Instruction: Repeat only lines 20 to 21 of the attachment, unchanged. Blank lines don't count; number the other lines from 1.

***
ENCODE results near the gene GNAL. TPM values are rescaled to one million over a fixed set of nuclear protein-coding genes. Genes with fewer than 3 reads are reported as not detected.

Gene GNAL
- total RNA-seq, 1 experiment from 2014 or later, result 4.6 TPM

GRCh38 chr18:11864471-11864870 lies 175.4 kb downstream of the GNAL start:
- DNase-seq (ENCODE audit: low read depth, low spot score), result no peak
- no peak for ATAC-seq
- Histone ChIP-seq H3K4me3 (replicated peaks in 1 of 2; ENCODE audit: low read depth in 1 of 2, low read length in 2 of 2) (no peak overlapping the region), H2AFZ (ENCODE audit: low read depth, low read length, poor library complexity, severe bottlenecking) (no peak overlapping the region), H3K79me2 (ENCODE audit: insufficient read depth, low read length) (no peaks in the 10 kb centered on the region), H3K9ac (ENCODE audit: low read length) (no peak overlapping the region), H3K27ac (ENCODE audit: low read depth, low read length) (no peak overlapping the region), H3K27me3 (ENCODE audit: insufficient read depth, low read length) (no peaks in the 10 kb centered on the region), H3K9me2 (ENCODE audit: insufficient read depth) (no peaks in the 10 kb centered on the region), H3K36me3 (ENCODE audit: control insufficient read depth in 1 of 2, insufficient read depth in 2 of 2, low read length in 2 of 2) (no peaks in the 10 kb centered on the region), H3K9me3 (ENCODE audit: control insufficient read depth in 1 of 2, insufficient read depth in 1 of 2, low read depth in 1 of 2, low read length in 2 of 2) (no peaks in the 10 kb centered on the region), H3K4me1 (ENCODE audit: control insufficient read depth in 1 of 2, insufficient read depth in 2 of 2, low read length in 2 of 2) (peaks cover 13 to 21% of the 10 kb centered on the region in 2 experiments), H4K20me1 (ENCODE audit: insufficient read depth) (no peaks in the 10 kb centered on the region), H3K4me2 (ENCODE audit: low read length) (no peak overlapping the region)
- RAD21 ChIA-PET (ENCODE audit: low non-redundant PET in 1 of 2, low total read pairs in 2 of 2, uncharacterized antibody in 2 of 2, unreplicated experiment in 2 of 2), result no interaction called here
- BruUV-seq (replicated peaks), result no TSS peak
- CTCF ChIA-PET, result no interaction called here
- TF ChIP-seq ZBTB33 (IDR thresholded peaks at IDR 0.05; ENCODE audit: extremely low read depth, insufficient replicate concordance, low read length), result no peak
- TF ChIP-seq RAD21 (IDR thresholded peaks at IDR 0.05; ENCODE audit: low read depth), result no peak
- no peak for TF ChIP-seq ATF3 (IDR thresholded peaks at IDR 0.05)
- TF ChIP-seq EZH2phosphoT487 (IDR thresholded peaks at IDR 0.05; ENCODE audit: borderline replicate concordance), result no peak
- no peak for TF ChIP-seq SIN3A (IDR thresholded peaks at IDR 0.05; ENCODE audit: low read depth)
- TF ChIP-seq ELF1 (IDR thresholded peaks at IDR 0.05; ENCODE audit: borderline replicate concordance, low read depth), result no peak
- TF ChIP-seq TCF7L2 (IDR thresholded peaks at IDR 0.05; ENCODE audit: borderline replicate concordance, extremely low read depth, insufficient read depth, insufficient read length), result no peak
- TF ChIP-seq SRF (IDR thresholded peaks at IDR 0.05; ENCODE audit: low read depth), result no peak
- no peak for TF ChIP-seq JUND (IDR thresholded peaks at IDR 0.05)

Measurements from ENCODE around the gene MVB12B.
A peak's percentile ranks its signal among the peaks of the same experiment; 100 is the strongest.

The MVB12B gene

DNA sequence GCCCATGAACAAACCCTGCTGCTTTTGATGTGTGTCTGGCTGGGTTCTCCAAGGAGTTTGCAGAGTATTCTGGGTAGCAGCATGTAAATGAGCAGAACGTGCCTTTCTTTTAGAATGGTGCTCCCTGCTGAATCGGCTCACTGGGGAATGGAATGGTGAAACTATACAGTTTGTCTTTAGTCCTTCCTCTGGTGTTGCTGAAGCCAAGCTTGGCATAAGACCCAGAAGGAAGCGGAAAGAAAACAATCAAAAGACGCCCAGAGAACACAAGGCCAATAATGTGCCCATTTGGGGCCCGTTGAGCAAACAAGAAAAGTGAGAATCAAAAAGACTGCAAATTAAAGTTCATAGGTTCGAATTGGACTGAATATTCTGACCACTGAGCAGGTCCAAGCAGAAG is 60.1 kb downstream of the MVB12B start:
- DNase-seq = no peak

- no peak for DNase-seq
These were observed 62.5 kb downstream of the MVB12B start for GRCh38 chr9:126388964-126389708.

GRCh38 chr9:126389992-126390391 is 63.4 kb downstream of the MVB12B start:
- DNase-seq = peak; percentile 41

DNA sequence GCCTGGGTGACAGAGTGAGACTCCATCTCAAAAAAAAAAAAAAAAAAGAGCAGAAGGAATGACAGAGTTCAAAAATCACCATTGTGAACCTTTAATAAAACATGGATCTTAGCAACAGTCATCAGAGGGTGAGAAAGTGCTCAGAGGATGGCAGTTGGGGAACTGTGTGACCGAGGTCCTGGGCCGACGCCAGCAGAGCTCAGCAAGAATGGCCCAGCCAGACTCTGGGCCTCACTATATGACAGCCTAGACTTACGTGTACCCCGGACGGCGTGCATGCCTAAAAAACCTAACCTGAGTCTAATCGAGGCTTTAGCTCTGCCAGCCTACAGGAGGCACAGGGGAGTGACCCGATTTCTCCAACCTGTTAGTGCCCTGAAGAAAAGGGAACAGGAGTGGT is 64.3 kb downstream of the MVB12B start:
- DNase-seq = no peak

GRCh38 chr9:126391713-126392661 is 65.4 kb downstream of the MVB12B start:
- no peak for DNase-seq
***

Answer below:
Measurements from ENCODE around the gene MVB12B.
A peak's percentile ranks its signal among the peaks of the same experiment; 100 is the strongest.